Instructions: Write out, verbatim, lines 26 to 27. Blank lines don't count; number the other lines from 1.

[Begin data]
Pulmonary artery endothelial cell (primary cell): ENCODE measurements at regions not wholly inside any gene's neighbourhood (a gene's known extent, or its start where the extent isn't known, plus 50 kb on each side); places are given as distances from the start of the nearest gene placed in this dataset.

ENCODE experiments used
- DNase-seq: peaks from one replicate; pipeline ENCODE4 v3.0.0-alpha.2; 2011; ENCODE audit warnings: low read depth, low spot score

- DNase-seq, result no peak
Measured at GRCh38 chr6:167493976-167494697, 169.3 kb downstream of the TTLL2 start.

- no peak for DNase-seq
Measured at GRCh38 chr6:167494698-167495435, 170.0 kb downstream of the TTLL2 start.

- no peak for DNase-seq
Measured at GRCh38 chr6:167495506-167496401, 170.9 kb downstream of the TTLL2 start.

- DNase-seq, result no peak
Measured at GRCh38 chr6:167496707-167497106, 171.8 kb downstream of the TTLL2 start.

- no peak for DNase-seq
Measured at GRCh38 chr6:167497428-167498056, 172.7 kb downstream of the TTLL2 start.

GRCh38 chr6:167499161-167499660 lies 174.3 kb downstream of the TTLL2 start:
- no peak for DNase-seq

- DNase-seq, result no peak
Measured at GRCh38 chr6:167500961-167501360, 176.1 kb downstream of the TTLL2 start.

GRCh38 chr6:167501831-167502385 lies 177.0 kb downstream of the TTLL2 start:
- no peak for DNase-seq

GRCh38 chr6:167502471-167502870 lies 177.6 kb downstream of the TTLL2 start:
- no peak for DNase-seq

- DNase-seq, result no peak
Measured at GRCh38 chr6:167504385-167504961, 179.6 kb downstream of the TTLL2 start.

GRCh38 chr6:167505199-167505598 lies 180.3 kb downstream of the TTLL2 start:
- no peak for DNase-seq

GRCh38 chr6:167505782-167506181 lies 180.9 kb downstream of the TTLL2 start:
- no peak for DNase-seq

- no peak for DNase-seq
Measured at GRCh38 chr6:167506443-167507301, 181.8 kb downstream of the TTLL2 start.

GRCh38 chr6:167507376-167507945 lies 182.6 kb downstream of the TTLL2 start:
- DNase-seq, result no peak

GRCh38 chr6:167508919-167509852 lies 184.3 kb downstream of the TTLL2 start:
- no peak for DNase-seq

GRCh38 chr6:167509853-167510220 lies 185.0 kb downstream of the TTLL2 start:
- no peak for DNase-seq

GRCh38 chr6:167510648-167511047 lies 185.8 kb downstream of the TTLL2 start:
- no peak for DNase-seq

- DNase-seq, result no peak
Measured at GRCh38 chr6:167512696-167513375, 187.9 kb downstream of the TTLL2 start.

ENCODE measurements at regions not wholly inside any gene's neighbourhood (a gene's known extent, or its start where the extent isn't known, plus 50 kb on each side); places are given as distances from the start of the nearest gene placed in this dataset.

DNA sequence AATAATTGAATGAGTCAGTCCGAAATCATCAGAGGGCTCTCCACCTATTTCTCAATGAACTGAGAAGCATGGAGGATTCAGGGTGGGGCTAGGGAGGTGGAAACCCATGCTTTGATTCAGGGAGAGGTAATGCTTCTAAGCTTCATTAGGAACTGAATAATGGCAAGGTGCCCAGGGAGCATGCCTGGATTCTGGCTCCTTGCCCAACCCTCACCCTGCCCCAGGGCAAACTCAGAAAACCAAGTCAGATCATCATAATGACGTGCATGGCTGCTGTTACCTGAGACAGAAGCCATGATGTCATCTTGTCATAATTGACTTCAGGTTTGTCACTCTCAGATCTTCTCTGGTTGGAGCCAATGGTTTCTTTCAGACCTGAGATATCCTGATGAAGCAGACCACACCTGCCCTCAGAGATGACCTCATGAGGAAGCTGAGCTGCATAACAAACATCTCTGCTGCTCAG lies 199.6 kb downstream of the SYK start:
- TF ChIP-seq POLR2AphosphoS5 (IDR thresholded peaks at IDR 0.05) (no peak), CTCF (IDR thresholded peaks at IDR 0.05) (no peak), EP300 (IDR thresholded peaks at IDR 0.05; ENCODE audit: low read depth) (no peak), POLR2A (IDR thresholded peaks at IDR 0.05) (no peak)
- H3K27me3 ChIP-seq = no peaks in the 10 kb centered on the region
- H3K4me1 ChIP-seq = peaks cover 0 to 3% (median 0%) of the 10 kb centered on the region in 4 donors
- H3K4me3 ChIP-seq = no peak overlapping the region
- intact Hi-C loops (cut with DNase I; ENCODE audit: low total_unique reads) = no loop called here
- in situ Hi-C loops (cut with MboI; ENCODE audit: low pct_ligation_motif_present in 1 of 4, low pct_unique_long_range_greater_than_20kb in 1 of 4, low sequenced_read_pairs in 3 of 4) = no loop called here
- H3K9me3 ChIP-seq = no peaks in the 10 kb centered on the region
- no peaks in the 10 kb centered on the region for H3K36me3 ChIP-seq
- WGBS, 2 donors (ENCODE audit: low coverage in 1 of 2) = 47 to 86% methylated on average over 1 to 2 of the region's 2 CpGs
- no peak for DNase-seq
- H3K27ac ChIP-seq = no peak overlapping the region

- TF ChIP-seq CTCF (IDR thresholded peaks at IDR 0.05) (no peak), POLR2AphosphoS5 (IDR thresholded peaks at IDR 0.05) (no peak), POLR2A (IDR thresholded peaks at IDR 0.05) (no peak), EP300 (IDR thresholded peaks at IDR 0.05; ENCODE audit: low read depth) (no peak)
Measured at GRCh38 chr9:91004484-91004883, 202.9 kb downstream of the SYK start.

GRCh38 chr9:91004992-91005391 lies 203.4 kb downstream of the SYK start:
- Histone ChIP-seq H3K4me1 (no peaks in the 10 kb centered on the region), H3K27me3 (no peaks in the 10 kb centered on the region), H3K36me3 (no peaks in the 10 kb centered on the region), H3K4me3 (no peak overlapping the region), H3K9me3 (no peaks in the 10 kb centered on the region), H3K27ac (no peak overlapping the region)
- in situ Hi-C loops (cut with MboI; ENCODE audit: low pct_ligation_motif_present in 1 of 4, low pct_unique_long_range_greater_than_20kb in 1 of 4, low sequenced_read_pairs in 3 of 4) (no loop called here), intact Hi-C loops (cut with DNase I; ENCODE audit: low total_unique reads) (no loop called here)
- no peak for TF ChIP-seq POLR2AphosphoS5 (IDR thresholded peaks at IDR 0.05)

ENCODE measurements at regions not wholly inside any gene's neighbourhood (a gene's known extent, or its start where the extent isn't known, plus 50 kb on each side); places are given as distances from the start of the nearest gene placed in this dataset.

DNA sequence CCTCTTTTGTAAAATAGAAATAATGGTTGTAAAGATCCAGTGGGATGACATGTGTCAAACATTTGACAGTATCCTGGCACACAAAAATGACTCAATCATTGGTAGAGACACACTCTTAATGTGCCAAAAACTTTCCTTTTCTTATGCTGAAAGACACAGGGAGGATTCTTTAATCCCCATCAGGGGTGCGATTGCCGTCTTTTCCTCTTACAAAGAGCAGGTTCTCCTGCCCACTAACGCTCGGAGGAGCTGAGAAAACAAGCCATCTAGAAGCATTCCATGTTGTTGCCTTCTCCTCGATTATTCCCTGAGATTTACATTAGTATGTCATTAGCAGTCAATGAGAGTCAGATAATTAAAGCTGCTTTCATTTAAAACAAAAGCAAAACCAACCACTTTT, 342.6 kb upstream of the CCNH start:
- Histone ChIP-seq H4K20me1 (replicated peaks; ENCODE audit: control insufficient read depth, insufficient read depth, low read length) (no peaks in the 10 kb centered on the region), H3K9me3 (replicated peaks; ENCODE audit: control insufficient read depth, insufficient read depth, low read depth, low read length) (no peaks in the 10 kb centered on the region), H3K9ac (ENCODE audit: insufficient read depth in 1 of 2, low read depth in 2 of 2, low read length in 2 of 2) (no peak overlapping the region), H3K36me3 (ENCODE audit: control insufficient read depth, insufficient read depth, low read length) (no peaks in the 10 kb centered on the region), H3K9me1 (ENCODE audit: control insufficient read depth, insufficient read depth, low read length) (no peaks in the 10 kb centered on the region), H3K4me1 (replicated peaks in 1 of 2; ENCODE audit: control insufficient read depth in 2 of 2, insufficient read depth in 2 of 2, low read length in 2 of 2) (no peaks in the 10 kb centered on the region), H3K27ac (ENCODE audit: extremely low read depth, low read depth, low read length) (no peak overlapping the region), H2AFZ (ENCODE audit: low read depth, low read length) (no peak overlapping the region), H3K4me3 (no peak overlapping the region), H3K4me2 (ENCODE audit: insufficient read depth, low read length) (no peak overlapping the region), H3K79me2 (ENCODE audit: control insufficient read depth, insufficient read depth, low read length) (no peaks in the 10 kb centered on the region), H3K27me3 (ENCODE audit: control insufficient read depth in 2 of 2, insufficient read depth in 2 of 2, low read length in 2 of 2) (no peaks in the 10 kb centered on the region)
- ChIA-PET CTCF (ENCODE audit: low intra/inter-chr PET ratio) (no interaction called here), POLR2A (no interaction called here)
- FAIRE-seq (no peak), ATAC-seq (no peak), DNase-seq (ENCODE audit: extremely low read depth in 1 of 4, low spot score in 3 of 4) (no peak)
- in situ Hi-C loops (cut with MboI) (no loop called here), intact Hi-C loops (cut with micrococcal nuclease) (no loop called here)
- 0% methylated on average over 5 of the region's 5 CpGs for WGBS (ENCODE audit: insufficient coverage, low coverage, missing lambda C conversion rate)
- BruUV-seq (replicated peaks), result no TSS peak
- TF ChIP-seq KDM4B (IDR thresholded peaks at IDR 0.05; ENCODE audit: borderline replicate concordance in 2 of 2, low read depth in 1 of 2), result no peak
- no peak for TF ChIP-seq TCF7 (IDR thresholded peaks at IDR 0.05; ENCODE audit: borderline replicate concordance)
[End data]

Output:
GRCh38 chr6:167505782-167506181 lies 180.9 kb downstream of the TTLL2 start:
- no peak for DNase-seq